// LUNA-ONE Residence Introduction

This project embraces 4 main pillars, Modularity, Adaptability, Self Assembly & Individuality. We have created modular components for this project that can adapt to the different circumstance on the moon, can be self assemble using robot fabrication, and can both cater to mass production and mass customization. In this way, we can celebrate the individuality of the moon colony residents.

4 main pillars of Luna-One Residence project

// Parts That Make A Whole

We made the decision at the start of the project to work with how to combine modularity and individual parts to form the entire system using WASP aggregator. The modular part consists of 3 different scales, micro scale – individual identical part, meso scale –  parts relationship and macro scale – community aggregation. With this aggregation system in place, the system is flexible and the community is able to grow and evolve according to the needs of the users.

Luna-One Community Aggregation

// Project Workflow

The project follows through a parametric grasshopper flow that is interfaced by Human UI, enabling all consultants in the project easy control and manipulation of data. WASP Aggregator grasshopper plug-in is utilized to create the colony from the number of parts according to the colony requirements. The data from the colony aggregation then gets pushed to structural analysis on Karamba and solar radiation analysis on Ladybug. The final chosen aggregation gets sent over to documentation on Revit using Rhino.Inside. This project workflow was created to enable seamless collaboration between different roles in the project.

Parametric Project Workflow

// Roles and Responsibilities with in the Workflow

To test the efficiency of the workflow, we created a project scenario that involves 4 different roles, the client, designer/architect, engineer and the digital fabricator. These roles provides various different data inputs along the project timeline.

In this scenario, the clients will initiate the project with the initial project brief which gets passed on to the designer to create the parts and form a colony aggregation. The aggregation then gets passed on to the engineers to run performance analysis. The analysis can be sent back to the architects to make improvements. When this process is done, the aggregation design can be sent back to the clients for review. Any changes by the clients can be easily adapted in this workflow because of the way the system is organized in a continuous loop. New information can be added along the way by any role and changes can be easily merged using the Human UI configurator . When it is approved, the final aggregation is sent to BIM and the Digital Fabricator.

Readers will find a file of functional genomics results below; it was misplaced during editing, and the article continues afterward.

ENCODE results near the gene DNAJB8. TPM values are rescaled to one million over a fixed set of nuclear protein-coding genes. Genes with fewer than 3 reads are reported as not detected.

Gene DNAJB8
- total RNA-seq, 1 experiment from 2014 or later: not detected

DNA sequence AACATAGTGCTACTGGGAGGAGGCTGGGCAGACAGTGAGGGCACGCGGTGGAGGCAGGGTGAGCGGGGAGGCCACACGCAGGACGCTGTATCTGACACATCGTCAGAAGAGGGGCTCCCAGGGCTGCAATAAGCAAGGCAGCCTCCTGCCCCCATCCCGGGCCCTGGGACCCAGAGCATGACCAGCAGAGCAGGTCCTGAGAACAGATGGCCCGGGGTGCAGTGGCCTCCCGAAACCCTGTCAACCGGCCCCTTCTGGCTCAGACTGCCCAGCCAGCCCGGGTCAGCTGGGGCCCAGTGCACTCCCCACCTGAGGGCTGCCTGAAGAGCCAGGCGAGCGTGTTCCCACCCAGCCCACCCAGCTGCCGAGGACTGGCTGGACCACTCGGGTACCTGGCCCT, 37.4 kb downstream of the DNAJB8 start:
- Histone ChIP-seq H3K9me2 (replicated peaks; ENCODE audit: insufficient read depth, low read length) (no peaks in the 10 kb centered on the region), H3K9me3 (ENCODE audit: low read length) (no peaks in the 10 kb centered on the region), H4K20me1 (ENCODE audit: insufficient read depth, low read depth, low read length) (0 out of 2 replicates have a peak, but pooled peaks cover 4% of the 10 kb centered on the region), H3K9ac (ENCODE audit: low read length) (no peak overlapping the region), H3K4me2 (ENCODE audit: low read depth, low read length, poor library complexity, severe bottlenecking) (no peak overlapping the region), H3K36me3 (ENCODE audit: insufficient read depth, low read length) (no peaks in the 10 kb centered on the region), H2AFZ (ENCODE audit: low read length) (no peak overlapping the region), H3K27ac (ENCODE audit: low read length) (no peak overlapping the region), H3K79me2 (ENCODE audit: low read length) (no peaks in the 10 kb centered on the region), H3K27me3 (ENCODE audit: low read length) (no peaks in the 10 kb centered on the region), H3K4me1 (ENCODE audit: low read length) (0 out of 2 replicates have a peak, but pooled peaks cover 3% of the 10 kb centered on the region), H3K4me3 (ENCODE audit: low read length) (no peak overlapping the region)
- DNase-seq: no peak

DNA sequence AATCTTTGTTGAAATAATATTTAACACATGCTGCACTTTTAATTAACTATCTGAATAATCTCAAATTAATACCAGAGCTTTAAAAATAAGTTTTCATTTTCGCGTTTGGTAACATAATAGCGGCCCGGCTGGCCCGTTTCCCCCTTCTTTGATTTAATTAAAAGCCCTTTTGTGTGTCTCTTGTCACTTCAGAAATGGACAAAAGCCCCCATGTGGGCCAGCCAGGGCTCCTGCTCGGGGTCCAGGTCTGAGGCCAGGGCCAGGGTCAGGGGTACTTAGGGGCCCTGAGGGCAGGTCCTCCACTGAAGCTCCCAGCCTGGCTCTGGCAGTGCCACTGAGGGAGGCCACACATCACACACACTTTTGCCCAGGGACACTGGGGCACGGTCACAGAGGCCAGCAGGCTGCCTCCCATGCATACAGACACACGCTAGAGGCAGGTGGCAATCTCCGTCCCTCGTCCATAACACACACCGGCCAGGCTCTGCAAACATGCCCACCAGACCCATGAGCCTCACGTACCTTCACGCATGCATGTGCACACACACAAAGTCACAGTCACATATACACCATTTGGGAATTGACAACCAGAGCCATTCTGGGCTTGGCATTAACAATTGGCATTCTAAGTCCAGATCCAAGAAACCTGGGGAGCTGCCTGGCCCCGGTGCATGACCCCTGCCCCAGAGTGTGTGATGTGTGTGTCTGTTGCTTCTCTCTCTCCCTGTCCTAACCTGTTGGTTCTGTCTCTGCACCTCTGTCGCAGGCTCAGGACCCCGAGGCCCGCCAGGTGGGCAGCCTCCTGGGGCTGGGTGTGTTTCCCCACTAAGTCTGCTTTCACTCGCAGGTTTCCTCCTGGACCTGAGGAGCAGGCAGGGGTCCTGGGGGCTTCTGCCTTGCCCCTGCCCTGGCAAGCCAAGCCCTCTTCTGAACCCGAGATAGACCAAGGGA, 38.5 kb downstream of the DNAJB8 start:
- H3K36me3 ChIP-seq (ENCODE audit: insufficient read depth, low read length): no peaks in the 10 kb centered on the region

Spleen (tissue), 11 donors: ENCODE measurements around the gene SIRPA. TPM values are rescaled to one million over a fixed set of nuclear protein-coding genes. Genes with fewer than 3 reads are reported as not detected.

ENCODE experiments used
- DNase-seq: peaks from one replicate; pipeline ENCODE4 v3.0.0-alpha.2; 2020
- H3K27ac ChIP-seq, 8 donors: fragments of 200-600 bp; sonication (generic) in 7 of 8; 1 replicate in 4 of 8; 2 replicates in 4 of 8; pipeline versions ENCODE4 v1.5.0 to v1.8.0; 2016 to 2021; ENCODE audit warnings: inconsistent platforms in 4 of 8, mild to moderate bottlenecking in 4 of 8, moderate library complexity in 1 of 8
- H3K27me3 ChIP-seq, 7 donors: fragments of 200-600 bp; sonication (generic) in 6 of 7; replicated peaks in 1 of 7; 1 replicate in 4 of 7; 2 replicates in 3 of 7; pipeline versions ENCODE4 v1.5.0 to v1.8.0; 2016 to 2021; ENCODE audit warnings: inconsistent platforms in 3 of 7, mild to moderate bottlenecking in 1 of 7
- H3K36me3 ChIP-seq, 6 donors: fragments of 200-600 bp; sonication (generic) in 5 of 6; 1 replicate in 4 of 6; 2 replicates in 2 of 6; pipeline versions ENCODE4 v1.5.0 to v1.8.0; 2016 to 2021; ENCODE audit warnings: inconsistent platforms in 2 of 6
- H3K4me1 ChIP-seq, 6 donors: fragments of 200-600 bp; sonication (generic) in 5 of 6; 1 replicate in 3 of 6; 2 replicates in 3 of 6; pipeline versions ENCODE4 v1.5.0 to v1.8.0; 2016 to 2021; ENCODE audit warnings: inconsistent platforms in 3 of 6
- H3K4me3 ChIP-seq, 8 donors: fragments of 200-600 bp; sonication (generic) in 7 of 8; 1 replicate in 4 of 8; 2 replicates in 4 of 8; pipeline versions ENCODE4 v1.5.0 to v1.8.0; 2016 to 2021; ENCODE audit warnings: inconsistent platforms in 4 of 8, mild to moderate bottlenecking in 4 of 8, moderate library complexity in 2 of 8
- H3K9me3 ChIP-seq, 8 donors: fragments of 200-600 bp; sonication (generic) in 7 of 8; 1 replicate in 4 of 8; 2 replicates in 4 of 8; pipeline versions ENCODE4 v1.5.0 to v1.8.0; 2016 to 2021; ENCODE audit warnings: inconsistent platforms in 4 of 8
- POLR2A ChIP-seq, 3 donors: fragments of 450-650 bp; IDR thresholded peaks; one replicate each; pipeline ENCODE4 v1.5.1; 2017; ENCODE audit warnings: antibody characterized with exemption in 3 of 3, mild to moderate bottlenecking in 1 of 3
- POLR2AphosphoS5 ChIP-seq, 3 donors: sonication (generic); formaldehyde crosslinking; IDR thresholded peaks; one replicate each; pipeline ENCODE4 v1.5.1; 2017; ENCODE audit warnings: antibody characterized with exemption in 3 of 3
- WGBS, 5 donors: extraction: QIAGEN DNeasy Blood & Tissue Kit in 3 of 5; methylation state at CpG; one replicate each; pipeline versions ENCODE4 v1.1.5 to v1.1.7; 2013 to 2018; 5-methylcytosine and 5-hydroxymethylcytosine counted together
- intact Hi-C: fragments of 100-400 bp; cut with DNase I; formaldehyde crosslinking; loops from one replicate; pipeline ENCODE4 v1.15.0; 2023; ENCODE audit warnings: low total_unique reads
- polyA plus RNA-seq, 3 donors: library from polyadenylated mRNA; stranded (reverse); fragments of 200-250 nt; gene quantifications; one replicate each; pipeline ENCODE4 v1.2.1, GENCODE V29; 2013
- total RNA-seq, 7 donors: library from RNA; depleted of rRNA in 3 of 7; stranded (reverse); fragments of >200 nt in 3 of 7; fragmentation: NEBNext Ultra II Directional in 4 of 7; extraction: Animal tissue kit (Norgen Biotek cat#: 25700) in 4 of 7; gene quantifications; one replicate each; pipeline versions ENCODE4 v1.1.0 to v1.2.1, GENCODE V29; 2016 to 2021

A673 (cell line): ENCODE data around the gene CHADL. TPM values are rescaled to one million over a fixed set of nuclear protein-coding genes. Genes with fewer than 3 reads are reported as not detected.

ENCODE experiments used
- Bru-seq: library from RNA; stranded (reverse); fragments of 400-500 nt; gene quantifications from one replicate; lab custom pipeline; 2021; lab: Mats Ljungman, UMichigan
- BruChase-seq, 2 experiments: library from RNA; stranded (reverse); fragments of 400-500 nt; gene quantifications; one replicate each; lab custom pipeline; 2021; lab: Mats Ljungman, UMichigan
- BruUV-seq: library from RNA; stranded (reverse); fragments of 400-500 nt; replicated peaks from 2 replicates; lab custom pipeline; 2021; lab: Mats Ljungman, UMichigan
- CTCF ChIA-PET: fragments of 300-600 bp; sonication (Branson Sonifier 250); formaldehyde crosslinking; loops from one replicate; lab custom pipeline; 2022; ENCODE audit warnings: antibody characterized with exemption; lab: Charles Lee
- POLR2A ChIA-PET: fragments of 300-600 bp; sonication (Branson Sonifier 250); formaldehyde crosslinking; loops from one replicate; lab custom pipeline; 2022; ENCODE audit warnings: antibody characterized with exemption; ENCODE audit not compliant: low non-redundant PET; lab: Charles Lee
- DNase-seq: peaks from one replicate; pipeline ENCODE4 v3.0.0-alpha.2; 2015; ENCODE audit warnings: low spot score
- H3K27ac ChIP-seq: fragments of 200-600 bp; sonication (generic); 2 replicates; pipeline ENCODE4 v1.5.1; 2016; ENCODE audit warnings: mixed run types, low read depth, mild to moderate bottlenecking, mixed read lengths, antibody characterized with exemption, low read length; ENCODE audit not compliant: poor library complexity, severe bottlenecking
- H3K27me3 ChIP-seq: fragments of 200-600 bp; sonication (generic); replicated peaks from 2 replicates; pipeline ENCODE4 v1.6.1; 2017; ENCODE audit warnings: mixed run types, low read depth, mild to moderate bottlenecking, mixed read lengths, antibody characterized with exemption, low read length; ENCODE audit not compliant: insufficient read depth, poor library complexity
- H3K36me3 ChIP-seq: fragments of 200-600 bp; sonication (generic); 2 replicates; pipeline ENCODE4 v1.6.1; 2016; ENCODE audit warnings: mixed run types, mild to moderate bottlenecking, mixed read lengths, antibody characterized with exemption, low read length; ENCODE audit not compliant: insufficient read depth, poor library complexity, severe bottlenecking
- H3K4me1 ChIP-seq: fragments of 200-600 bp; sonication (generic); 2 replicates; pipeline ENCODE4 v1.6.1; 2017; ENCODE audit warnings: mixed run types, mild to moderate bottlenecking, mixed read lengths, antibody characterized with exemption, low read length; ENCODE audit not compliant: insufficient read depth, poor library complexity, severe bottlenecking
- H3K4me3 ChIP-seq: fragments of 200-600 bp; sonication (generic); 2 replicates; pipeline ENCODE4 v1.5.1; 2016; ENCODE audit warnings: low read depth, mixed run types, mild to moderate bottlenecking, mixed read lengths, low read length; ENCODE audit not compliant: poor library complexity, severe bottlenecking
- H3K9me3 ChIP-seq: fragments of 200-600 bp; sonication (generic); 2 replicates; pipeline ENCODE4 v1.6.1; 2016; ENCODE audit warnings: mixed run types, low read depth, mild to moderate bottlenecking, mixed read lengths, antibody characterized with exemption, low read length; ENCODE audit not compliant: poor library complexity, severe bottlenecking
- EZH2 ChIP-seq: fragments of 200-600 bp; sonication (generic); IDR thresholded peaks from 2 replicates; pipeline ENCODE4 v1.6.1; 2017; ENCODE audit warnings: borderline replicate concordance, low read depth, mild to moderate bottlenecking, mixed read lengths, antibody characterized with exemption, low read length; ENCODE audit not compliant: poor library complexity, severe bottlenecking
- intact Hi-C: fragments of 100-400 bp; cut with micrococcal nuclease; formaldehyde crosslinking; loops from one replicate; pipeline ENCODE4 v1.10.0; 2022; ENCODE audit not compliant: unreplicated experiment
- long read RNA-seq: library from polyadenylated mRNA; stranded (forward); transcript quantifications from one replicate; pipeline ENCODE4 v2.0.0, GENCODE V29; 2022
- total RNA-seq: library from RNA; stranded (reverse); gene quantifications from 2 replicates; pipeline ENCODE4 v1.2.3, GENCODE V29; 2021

// Speckle Streams & Branches

We use Speckle Systems, a web-based interoperability platform to share data between the key roles in this project. Being web-based and program agnostic, this platform is easy to use for the clients and other consultants that might not have access to similar software programs. Some streams are further divided into branches to enable a smoother transfer for data that might be too large or complex.

Speckle streams & branches in the Luna-One Project

// Ease of Use & Viewing

In the images below, you can see the interfaces within this workflow. For all the different roles and steps, the data is being input via the Human UI configurator. Data is being received and sent via the Speckle receiver in Grasshopper and directly viewed either on Rhino – for architects, Web stream – for clients or Revit – for the digital fabricator.

// Entity Diagrams of the Moving Data

The system that we have created for the Luna-One Residence can cater to changes and moving information. These entity diagrams below are provided and kept up to date to map out the data flow, keeping everyone informed of the data they will be receiving and the data they need to provide for the next person.


‘Lunar Residence: Collaborative Design Workflow’ is a project of IAAC, Institute for Advanced Architecture of Catalonia developed in the Masters of Advanced Computation for Architecture & Design 2020/21 by Student: Marissa Ridzuan, German Bodenbender & Hesham Shawqy and Faculty: Alan Rynne & Noelia Rodriguez